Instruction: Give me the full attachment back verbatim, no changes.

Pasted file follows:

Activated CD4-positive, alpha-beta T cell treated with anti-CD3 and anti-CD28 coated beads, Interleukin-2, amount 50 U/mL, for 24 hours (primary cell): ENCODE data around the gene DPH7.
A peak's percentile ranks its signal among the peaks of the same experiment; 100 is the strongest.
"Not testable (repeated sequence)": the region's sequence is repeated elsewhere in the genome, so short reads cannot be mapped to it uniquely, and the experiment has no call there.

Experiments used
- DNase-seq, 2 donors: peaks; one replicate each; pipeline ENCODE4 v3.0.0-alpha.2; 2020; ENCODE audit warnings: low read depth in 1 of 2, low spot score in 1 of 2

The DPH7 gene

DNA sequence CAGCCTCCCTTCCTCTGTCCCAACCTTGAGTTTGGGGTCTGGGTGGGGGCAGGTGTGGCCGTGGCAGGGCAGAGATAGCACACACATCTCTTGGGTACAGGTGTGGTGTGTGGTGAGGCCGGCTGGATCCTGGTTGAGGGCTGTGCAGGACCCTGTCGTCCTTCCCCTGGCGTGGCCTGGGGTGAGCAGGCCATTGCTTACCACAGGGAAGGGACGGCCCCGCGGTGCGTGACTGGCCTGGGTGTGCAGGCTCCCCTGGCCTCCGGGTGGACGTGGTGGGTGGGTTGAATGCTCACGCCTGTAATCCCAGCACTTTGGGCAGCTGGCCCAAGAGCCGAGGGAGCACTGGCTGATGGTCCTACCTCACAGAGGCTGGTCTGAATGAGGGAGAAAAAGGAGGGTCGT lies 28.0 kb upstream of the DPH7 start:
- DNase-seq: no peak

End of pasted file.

Activated CD4-positive, alpha-beta T cell treated with anti-CD3 and anti-CD28 coated beads, Interleukin-2, amount 50 U/mL, for 24 hours (primary cell): ENCODE data around the gene DPH7.
A peak's percentile ranks its signal among the peaks of the same experiment; 100 is the strongest.
"Not testable (repeated sequence)": the region's sequence is repeated elsewhere in the genome, so short reads cannot be mapped to it uniquely, and the experiment has no call there.

Experiments used
- DNase-seq, 2 donors: peaks; one replicate each; pipeline ENCODE4 v3.0.0-alpha.2; 2020; ENCODE audit warnings: low read depth in 1 of 2, low spot score in 1 of 2

The DPH7 gene

DNA sequence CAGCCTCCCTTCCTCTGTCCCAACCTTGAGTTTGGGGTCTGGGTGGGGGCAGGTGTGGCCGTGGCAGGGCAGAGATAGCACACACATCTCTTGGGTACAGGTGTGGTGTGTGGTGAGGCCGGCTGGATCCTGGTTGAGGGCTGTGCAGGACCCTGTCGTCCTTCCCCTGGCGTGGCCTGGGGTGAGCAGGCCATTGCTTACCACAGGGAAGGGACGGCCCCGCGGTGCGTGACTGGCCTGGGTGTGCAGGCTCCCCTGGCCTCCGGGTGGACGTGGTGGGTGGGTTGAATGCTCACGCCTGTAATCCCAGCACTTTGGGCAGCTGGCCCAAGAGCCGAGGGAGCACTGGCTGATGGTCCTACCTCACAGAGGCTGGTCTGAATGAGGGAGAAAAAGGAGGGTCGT lies 28.0 kb upstream of the DPH7 start:
- DNase-seq: no peak